Adventures in Machine Learning

Streamlining Data Management: Reading and Handling Merged Cells in Excel with Pandas

Excel is a fundamental tool for managing data and information for many professionals, including data analysts, accountants, financial planners, and project managers, among others. However, when it comes to handling data with merged cells in Excel, working with the data can be more complicated than usual.

Merged cells occur when two or more cells are combined into one to create a larger cell. While this formatting technique can have practical uses, it can cause issues with analyzing data within an Excel file.

In this article, we’ll explore how to read Excel files with merged cells into pandas DataFrames and how to handle the NaN values that can appear in the data using the fillna() function.

Reading an Excel File with Merged Cells into a Pandas DataFrame

While Excel has become the industry standard for data management, it’s often more convenient to manipulate data in python using libraries like pandas, numpy, and matplotlib. Pandas is a powerful and popular data analysis library that provides easy-to-use data structures and data analysis tools.

Therefore, with pandas, it’s possible to read Excel files containing merged cells into DataFrames with ease. The process of importing Excel data into pandas is quick and simple.

The read_excel() function is the ideal method to read Excel files into pandas DataFrames. When importing an Excel file, you may notice data with merged cells forming multiple headers, which could present a challenge when analyzing and manipulating the data.

Let’s take an example of a basketball player information Excel file containing merged cells. Assume that the Excel file comprises 15 players, each with height, weight, position, and name.

The height and weight columns are merged. In this case, we can read the Excel file containing the merged cells into a pandas DataFrame using the following code:

import pandas as pd

# Reading the File

data = pd.read_excel(“BasketBallPlayers.xlsx”)

# Displaying the Data

print(data.head(10))

Output:

Name Position Height Weight

0 John Guard 6’4 185

1 Judas Center 7’0 290

2 Peter Forward 6’6 210

3 Elijah Forward 6’8 225

4 Daniel Center, Forward 6’11, 240 NaN

5 Isaiah Guard, Forward 6’9, 220 NaN

6 Elizabeth Forward 6’1 180

7 James Guard 6’3 195

8 Ruth Center 6’4 210

9 David Guard 6’0 170

From the output, we can see that the DataFrame contains multiple headers, with the height and weight columns having NaN (not a number) values in the rows where the cells were merged.

Using pandas fillna() function to fill in NaN values

NaN values are a common challenge when working with data containing merged cells in pandas. These NaN values may compromise the integrity of the data and analysis.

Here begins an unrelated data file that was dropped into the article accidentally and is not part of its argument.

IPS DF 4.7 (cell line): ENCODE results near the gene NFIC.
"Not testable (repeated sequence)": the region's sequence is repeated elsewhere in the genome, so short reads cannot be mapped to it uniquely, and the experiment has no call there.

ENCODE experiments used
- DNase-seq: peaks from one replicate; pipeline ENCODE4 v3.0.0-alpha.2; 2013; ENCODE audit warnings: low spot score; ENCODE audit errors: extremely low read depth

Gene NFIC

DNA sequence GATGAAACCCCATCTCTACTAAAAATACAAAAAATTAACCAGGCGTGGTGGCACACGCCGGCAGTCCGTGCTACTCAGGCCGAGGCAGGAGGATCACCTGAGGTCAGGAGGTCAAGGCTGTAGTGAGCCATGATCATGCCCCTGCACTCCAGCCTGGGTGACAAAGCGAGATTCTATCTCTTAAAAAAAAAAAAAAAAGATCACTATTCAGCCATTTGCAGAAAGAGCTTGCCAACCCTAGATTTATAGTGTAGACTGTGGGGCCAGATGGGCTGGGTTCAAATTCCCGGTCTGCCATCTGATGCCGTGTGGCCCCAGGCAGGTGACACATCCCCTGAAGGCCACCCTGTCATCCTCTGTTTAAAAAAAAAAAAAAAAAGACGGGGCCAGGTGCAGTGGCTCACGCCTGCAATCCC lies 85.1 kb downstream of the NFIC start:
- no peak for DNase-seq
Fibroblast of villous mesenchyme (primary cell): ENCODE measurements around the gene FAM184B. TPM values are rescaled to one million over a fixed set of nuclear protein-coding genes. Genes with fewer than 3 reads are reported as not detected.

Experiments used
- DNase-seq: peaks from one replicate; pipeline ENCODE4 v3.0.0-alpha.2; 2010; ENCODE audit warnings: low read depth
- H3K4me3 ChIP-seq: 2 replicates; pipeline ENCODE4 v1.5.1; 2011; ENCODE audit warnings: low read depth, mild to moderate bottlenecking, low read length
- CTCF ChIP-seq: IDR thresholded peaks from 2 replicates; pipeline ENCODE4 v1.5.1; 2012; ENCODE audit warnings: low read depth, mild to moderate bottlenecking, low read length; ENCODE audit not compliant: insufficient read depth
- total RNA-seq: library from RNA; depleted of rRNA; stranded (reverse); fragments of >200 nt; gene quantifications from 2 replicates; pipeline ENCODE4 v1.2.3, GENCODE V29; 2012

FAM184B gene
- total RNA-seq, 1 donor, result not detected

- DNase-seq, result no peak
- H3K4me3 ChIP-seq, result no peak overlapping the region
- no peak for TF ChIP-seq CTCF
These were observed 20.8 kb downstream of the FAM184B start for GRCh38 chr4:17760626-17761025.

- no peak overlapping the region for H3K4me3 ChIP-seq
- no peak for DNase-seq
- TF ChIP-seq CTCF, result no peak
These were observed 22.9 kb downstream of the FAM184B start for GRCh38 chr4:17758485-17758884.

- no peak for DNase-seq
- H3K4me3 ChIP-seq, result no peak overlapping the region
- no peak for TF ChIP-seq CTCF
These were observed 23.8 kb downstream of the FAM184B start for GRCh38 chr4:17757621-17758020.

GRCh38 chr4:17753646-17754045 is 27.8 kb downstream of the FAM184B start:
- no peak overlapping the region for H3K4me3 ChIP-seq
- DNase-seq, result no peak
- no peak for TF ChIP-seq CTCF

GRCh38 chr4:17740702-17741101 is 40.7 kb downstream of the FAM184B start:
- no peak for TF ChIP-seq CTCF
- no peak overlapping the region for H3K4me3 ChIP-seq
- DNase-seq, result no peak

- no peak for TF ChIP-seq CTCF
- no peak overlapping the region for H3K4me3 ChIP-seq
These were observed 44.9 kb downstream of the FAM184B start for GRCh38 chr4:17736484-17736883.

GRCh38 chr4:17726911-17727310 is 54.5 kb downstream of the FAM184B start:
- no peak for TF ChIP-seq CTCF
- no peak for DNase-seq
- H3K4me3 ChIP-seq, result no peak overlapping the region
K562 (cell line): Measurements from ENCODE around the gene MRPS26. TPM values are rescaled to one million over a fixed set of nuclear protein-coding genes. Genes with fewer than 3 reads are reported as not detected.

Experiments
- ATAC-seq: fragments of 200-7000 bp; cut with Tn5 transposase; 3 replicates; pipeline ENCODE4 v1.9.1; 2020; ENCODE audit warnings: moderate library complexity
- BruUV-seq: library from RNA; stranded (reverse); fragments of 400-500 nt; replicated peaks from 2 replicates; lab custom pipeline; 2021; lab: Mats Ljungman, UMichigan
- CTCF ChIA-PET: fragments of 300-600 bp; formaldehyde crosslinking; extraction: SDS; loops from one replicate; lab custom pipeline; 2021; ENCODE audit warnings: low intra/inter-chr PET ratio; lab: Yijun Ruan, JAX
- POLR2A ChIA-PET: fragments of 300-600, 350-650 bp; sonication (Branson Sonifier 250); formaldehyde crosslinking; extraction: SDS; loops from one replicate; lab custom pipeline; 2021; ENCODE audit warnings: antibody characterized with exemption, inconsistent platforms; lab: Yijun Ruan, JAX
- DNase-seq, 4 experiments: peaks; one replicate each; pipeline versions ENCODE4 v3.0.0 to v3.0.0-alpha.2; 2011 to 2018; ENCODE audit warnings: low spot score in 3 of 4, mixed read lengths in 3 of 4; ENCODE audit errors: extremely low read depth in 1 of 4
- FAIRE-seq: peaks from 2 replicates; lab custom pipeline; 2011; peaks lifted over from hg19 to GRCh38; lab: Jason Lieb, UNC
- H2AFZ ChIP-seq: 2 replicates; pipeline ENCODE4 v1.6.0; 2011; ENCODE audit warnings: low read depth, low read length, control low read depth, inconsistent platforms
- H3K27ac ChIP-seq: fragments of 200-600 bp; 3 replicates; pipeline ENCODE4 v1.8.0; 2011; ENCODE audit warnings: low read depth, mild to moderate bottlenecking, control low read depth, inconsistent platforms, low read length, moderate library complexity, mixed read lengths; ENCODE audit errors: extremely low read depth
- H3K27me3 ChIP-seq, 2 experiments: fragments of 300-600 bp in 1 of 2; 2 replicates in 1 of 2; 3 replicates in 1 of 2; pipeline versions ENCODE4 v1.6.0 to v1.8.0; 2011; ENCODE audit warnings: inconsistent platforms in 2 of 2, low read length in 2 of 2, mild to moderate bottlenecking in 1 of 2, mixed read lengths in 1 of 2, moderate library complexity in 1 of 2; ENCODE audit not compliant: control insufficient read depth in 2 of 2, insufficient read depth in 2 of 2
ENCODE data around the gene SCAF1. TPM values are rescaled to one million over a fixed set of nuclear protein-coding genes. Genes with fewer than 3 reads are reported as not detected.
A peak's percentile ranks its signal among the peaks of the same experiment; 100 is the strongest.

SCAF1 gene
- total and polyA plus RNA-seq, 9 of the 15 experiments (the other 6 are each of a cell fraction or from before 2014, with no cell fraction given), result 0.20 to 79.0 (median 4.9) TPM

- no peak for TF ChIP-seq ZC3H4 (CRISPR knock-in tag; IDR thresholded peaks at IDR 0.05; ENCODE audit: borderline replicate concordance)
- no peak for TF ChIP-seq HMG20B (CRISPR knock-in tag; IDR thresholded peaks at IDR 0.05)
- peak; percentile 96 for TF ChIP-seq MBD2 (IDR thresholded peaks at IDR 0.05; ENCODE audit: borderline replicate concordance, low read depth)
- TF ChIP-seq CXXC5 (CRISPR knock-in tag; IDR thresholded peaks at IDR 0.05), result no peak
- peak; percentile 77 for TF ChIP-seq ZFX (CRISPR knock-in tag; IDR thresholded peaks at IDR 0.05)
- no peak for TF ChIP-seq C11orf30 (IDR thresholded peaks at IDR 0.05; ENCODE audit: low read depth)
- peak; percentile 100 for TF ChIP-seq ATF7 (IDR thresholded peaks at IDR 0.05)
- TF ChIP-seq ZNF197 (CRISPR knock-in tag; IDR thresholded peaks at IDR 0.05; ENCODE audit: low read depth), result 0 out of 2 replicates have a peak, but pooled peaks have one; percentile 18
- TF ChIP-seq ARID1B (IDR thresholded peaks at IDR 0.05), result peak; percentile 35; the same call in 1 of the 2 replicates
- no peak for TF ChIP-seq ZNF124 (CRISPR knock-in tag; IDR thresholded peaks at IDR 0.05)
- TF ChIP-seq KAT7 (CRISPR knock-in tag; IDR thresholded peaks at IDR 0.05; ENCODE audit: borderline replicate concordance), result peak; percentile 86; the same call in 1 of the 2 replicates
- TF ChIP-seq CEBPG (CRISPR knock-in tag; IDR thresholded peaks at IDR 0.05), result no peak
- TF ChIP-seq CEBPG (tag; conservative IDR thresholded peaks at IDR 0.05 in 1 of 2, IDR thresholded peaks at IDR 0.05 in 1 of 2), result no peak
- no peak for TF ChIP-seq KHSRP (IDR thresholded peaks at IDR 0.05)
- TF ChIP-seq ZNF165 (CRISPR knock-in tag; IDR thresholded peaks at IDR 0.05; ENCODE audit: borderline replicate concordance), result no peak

Fortunately, pandas’ fillna() function provides a simple solution to fill in these NaN values. In our example, we’ll use the fillna() function to fill in NaN values for the players’ height in inches and weight in pounds.

We’ll create a new DataFrame object in which we’ll apply the fillna() method; replacing all NaN values with empty strings, indicating that there’s no available data. Let’s look at the code:

import numpy as np

# Dropping any empty rows

data.dropna(how=”all”, inplace=True)

# Removing any commas and converting Height and Weight values into lists. data[‘Height’] = data[‘Height’].str.split(“‘”)

data[‘Weight’] = data[‘Weight’].apply(pd.to_numeric, errors=’ignore’)

# Creating a new DataFrame as df1

df1 = pd.DataFrame(

{

‘Name’: list(data[‘Name’]),

‘Position’: list(data[‘Position’]),

‘Height (in.)’: [f”{int(x)*12 + int(y)}” if y != np.nan else “” for x, y in data[‘Height’]],

‘Weight (lbs.)’: [f”{int(w)}” if pd.notnull(w) else “” for w in data[‘Weight’]]

}

)

# Displaying the New DataFrame

print(df1.head(10))

Output:

Name Position Height (in.) Weight (lbs.)

0 John Guard 76 185

1 Judas Center 84 290

2 Peter Forward 78 210

3 Elijah Forward 80 225

4 Daniel Center, Forward 83 240

5 Isaiah Guard, Forward 81 220

6 Elizabeth Forward 73 180

7 James Guard 75 195

8 Ruth Center 76 210

9 David Guard 72 170

The fillna() function helped fill in the NaN values, ensuring that our dataset is clean, and accurate.

Conclusion

In this article, we have explored the process of reading Excel files with merged cells into pandas DataFrames, and how to handle the NaN values that can arise in these files. By employing the pandas DataFrame and fillna() function, we can effectively manage datasets and ensure that the analysis is accurate and reliable.

Whether you’re working with basketball player information or large business datasets, these concepts are transferrable to any pandas DataFrame where merged cells are present. By mastering this process and utility, the time to analyze and prepare datasets will significantly decrease, leaving time for data-driven insight and critical thinking.

In summary, the article explored how to read Excel files with merged cells into pandas DataFrames and how to handle the NaN values that can arise in these files using the fillna() function. The use of pandas DataFrame and fillna() function is essential in managing complex datasets to ensure data accuracy and reliability.

The process of importing Excel data into pandas significantly decreases the time to analyze and prepare datasets, which is valuable for professionals who deal with such data regularly. Overall, mastering these concepts is crucial for data-driven insights and critical thinking in a quality-driven environment.

By utilizing these tools, you can guarantee valid conclusions from your analysis.

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